3 May 2022

Getting enough protein is a challenge for older patients

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As appetite decreases with ageing, it is important for older Australians to eat nutrient-rich foods to make every bite count.


Up to 1.2g protein per kg has been recommended to counteract age-related muscle loss in adults 65 years and older.1,2

Older adults have higher protein needs compared to younger adults.3 Yet average protein intake is inconsistent with emerging evidence on muscle health which suggests optimal health depends on maintaining muscle mass in older Australians.4

Skeletal muscle mass is reduced by up to 50% in older adults5, and a sedentary lifestyle and sub-optimal diet can exacerbate this age-related muscle loss.2

Consuming adequate protein, in combination with regular resistance exercise, helps maintain muscle function important for sustaining an active and independent lifestyle in older people.

Two to three protein-rich meals a day

The anabolic response to protein ingestion is also reduced with ageing6 which means a greater amount of dietary protein is required to build and maintain muscle mass in older adults.

While the total amount of protein is important, protein intake is best consumed across two to three meals a day, with each meal providing 25-30g of protein.1,7

Spreading protein intake across the day helps maintain a positive protein balance and improve protein synthesis7,8, optimising the benefits achieved from regular physical activity.

How can GPs help patients?

Protein-rich meals for muscle health is a patient education fact sheet prepared by Meat & Livestock Australia (MLA) that explains the different types of foods and amounts needed to achieve 25g protein in a meal.  

The simple guide avoids the need to calculate the amount of protein which is often confused with the actual weight of food.

For example, 150g of meat (raw weight) provides around 25g of protein. For meals prepared with a smaller portion of meat or protein alternatives, select two foods from column two or three foods from column three, to provide 25g of protein.

Protein-rich meal ideas are presented below and show three different ways to achieve a meal that provides 25g of protein.

Nutrient-rich protein foods

To achieve a nutritionally adequate diet, older adults need to eat a variety of foods in amounts recommended in the Australian Dietary Guidelines.9

As appetite decreases with ageing, it is important for older Australians to eat nutrient-rich foods to make every bite count.

Many protein-rich foods are also important sources of other essential nutrients:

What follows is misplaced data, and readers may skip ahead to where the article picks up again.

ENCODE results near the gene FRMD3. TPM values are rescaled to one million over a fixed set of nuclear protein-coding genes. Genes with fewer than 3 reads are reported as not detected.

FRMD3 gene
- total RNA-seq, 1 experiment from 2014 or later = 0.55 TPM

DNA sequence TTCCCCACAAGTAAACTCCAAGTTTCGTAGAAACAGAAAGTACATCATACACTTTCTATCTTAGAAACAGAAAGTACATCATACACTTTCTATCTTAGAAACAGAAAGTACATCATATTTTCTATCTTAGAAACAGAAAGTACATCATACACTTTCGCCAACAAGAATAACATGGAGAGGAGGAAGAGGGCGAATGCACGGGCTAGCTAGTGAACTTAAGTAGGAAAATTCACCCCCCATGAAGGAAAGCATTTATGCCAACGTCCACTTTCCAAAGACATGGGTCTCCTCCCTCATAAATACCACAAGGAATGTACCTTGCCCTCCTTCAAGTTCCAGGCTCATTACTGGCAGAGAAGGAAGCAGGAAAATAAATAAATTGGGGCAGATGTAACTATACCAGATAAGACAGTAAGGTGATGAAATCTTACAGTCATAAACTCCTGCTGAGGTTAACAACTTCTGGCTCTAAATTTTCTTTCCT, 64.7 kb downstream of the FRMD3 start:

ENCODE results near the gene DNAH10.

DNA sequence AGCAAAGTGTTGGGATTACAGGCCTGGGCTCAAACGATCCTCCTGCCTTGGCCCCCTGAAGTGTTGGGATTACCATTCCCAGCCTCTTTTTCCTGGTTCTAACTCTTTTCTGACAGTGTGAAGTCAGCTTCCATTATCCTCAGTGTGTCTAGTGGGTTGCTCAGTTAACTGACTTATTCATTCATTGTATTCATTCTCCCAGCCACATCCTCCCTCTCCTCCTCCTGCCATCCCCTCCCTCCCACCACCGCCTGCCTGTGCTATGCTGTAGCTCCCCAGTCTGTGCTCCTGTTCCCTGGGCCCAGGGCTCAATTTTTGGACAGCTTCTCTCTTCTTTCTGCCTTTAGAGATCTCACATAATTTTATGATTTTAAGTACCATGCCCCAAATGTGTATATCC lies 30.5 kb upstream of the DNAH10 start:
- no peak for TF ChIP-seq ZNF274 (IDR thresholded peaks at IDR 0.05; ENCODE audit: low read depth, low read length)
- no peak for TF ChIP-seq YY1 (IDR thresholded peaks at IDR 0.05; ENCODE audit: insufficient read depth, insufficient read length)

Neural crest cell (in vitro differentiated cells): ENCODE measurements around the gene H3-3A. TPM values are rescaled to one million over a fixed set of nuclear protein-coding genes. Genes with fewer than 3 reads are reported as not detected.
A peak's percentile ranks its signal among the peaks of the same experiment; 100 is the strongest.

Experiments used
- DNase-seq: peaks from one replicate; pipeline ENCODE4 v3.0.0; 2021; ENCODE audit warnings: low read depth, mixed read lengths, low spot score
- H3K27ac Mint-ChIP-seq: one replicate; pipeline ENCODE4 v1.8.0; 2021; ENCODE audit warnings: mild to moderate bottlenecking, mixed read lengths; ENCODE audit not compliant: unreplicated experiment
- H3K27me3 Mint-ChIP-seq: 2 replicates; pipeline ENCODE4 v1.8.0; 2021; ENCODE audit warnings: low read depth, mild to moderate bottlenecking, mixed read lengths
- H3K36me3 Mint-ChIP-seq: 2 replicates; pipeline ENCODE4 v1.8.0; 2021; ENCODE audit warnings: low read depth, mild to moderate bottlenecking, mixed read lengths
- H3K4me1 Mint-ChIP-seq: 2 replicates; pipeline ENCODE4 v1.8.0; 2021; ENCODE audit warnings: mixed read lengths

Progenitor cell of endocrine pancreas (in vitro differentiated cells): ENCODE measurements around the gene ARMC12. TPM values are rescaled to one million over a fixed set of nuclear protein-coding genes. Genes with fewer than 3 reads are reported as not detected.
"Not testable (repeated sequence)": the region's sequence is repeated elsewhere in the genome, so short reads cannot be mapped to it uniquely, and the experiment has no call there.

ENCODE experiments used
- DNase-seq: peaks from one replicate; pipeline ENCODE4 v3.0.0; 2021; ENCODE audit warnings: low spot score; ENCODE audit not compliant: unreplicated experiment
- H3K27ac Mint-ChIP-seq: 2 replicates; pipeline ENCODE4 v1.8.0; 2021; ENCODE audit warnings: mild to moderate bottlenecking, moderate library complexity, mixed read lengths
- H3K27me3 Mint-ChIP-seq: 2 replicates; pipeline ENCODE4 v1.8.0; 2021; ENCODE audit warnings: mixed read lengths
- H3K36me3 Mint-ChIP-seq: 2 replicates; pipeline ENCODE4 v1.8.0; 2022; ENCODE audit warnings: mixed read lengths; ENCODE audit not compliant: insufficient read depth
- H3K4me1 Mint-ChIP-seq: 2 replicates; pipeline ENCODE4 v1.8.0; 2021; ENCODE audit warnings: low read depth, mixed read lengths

• Three serves of dairy foods a day provides calcium, important for bone health
  • Red meat, such as lean beef and lamb, three to four times a week provides iron and zinc, important for immune function
  • Fish twice a week provides omega-3, important for heart health
  • Legumes, such as lentils, beans or hummus, provide fibre and prebiotics, important for gut health

Easy meal ideas

Meals that are easier to chew and swallow are suggested for older adults. Examples include soups, casseroles and meals made with minced meat (i.e. bolognaise sauce, chilli con carne and meat balls).These convenient options can also be frozen and thawed for easy and readily available meals.

How to order free resources

Meat & Livestock Australia’s nutrition resources provide practical tips for planning and serving healthy, balanced meals. These patient-friendly resources include portion guidance for meeting protein, carbohydrate and iron needs for different dietary requirements and life stages.

Who is MLA?

Meat & Livestock Australia (MLA) is an industry owned Rural Research and Development Corporation that delivers marketing, research and development services to Australia’s red meat and livestock industry. Our activities in nutrition research and communications aim to support the consumption of Australian red meat in healthy, balanced meals. For a full list of references and more information, visit www.mlahealthymeals.com.au.


References:

  1. Bauer J et al. (2013) J Am Med Dir Assoc., 14(8):542-59.
  2. Nowson C and O’Connell S. (2015) Nutrients, 7:6874-99.
  3. NHMRC and NZ MoH (2006) Nutrient Reference Values for Australia and New Zealand https://www.nrv.gov.au/nutrients/iron, accessed 26 April 2022.
  4. O’Leary F et al. (2020) Eur J Clin Nutr., 74(4):588-97.
  5. Faulkner JA et al. (2007) Clin Exp Pharmacol Physiol., 34:1091-6.
  6. Wall BT et al. (2014) Sports Med., 44:S185-94.
  7. Mamerow MM et al. (2014) J Nutr., 144(6):876-80.
  8. Brock Symons T et al. (2009) J Am Diet Assoc., 109:1582-6.
  9. NHMRC. Eat for Health Australian Dietary Guidelines. Canberra. NHMRC; 2013.  https://www.eatforhealth.gov.au/sites/default/files/content/n55_australian_dietary_guidelines.pdf